Justin A. Burnett


You Dirty Rat! An Interview with Editor, Author, Musician, and Artist Ira Rat

by Ben Arzate

Ira Rat is a fellow Iowan and a jack-of-all-trades in the arts. Here, I pick his brain to see what he’s all about. A quick disclaimer: I had a story published in his zine Fucked Up Stories to Tell in the Daytime and I’m very grateful he featured it.

Ben Arzate: Let’s just jump right into it. Can you give us a brief introduction? Who is Ira Rat?

Ira Rat: That’s the question I ask myself everyday. Without getting too existential or pretentious about it, I’m just a person who makes things. I get ideas and then I have to figure out what the best way of getting it out is. Over the course of all that, I make music, design, and write. I also like getting things out there for other people so I’ve run the record label Drug Arts and just started the press Filthy Loot.

Ben: Filthy Loot just put out its first zine, Fucked Up Stories to Tell in the Daytime. Obviously a riff on Scary Stories to Tell in the Dark. What was your inspiration to create it? Is this the first zine you’ve created or curated?

Ira: Making little publications is something I’ve done going all the way back to high school. I was making chapbooks and zines for the poetry and music writing that my friends and myself were constantly churning out. Really the three things that got me thinking I should make this was sitting at work binge listening to Bizzong, then appearing in Ben Fitt’s The Rock n’ Roll Horror Zine with one of my stories, and finally finding a few copies of Freak Tension that I bought from Emma Johnson years ago in the bottom of a box of books. There is no real eureka about the idea, basically the name popped into my head and it was a “duh, of course I’m going to do this” moment.


Ben: You also just put out a limited edition chapbook called Learned Animals. Can you tell us a little about that?

Ira: That’s a chapbook of one of my stories, it’s kind of a stand alone idea that was a tribute an odd fever-dream tribute to Shirley Jackson. After working with a few people editing it, I just didn’t feel like submitting it anywhere — so I just made a cover and printed up some copies.

Ben: You’re also currently taking submissions for another zine called No. What is the concept behind that one?

Ira: No. is pretty nebulous, the original idea was for it to be something that Lazy Fascist would have put out, because I don’t really see many presses covering that literary bizarro area. Though, I’ve learned from years of trying to force expectations that nothing is set in stone until it’s done, so it’s still open to interpretation from the people who submit. Fucked Up Stories… definitely was one of those projects that the submissions ended up defining what it ended up being. So I’m trying to learn not to push my own agenda on these zines and just let them be what gels together.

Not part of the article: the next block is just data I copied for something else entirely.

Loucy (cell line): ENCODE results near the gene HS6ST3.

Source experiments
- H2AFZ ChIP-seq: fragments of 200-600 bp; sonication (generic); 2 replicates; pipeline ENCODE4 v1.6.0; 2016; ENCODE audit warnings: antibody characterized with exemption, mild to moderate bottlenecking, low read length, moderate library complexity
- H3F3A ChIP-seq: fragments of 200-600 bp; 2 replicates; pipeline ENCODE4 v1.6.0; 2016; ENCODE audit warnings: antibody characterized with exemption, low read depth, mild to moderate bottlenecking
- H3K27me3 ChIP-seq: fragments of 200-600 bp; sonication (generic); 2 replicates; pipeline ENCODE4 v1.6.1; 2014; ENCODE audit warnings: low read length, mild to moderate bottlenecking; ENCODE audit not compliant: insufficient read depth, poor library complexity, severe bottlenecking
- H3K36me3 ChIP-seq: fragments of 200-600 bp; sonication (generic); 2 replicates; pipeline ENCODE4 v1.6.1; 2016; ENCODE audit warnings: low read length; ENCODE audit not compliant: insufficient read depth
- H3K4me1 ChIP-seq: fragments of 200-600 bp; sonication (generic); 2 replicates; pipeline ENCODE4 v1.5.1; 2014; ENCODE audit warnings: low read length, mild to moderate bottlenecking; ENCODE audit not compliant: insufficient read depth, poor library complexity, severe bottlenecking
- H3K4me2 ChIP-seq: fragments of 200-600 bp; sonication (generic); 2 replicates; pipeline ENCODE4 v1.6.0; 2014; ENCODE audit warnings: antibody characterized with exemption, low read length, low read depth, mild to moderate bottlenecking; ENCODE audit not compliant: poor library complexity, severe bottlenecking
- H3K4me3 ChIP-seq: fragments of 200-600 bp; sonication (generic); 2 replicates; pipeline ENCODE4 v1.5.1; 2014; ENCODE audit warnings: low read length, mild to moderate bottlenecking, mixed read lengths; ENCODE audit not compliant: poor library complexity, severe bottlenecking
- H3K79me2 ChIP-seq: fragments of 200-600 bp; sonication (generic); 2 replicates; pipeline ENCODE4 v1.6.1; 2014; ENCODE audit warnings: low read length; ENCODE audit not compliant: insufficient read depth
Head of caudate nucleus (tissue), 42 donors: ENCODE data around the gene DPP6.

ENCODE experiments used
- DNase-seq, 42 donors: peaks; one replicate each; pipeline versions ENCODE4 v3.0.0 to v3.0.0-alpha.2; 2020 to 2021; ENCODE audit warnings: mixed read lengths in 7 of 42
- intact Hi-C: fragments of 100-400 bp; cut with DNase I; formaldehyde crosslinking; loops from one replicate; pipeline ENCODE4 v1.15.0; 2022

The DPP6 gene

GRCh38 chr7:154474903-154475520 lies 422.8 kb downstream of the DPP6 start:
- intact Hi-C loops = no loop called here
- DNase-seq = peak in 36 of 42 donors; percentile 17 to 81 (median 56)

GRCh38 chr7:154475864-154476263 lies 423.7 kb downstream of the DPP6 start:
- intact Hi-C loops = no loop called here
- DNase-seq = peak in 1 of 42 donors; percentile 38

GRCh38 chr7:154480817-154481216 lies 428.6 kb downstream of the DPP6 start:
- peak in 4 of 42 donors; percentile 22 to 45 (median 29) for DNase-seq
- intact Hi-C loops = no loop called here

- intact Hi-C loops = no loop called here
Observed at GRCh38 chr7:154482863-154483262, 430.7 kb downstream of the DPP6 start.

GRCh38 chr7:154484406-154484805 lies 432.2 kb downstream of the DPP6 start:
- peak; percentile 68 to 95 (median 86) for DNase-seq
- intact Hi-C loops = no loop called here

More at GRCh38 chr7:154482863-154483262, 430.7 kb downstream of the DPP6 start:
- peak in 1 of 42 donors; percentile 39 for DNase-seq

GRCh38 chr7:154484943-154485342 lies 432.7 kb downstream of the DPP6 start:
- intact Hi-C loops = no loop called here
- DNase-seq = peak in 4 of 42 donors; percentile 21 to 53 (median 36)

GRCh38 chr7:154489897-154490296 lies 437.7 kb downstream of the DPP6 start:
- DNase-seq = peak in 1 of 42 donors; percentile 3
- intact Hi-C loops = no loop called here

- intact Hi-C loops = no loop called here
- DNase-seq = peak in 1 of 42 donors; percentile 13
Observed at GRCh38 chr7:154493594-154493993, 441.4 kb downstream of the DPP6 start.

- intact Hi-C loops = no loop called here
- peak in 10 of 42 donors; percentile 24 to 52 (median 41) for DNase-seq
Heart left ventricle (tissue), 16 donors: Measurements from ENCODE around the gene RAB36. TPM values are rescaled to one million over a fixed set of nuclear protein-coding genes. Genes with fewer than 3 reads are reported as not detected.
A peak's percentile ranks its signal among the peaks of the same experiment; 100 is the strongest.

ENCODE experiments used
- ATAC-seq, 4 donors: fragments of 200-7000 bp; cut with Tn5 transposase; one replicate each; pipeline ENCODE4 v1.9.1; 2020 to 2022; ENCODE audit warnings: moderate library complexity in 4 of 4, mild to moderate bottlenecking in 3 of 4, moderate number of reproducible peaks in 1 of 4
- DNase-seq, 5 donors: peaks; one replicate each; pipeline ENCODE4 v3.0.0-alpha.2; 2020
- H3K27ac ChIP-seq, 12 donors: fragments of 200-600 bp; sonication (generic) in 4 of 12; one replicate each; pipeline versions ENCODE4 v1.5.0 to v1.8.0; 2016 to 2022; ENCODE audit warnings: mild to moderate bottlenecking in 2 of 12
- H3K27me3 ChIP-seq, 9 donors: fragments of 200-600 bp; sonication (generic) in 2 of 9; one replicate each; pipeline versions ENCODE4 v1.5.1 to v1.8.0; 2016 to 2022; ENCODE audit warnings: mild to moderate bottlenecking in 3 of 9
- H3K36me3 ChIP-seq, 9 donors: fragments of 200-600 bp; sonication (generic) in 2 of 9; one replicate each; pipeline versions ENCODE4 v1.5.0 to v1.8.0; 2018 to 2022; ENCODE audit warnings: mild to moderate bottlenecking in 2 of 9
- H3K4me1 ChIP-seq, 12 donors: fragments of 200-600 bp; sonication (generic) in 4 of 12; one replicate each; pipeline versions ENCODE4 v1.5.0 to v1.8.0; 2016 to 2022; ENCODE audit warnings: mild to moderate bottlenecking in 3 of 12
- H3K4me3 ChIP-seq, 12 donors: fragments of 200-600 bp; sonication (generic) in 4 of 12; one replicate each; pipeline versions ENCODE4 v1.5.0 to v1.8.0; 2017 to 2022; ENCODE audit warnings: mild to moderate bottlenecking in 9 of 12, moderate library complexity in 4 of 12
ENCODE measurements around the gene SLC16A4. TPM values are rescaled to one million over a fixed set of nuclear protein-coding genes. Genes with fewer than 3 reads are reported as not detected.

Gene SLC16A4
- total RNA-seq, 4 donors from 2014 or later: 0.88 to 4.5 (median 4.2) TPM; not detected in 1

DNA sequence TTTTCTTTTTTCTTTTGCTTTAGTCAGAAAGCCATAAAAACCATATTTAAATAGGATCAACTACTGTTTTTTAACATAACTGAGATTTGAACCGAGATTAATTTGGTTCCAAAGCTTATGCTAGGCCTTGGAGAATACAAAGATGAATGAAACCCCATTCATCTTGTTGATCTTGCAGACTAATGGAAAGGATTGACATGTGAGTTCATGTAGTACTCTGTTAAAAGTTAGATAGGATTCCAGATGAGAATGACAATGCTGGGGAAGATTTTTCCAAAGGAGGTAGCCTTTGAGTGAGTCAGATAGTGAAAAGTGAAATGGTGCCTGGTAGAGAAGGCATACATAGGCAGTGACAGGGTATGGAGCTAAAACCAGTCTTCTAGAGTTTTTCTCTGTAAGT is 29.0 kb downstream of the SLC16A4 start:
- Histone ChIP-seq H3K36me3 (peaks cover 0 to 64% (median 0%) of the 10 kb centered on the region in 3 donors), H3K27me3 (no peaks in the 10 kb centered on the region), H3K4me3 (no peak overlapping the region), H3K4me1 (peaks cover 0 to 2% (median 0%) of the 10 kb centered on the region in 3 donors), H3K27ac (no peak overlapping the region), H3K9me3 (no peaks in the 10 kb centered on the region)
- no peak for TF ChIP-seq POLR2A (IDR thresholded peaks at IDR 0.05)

Ben: You also do music. What kind of music do you make? How long have you been doing that?

Ira: I’ve been making music since about 2000. Though much of the early stuff is mercifully lost. The music that I’ve made for the past few years is mostly focused on experimental, inspired by musicians like Brian Eno and Throbbing Gristle who really push the idea of actually learning your instrument can be detrimental to creativity. Everything that I make other than design has an element of purposeful naivete, because when I start taking things too seriously it gets boring. Though with my writing, I hire editors to make it sound like I know the proper way to use a semicolon.

Ben: Ha! I know how that feels. You design as well. Do you do all your own art? What do you enjoy most, writing, making music, or making visual art?

Ira: What I do is closer to collage than to illustration, but I do illustration here and there as well. Like the cover to Fucked Up Stories… is based off of a stock image I bought from a website years ago that I always liked. I then illustrated it to look like something that would have been on the cover of a Scary Stories book. I went to art school, so I come from the idea that everything is appropriation, but the idea is to pull enough randomness in there that it’s not just regurgitating the same things over and over. Or you know, blatantly stealing something and claiming it as your own — though some artists have done that and done really well. I weirdly compartmentalize and so I don’t have a preference what medium I’m doing. Like my short stories come from a place of my interest in odd conspiracy theories and other things that if I were to explore in other formats it might be considered taboo for someone like me to be exploring.

Ben: What are some your biggest inspirations in the different fields of art that you’re involved with?

Ira: Oh god. Francis Bacon, Kurt Vonnegut, Throbbing Gristle, Stephen King, Daniel Clowes, William Burroughs, Tomato Design, DEVO, Harmony Korine, Charles Bukowski, Jay Reatard, Angus Oblong, David Lynch, Marcel Duchamp, Neil Gaiman, Chip Kidd, Clive Barker, Sam Pink, Andy Warhol, Crispin Glover, Cindy Sherman, Aaron Draplin, Hannah Höch… I’m sure I’m missing some big ones in there. The first album I ever owned was a dubbed copy of The White Album when I was 6, so I’m sure that’s where my eclecticism comes from. I spent days in a creative process class just making lists of things that interest me and people who influence me so that’s far from comprehensive.

Ben: Besides the No zine, what are some other projects that you’re currently working on?

Ira: I’m also working on a zine called Drag Drugs Death that will be a weird fiction tribute to Warhol and The Factory, Fucked Up Stories #2, and I’m at the early stages of trying to figure out a good name for a splatterpunk zine. I’m always working on other stuff, like “Spektorvisions” by my band Neon Lushell is turning into our version of Guns N’ Roses’s Chinese Democracy. I’ve been telling people it’s going to come out “any time now” for 5 years.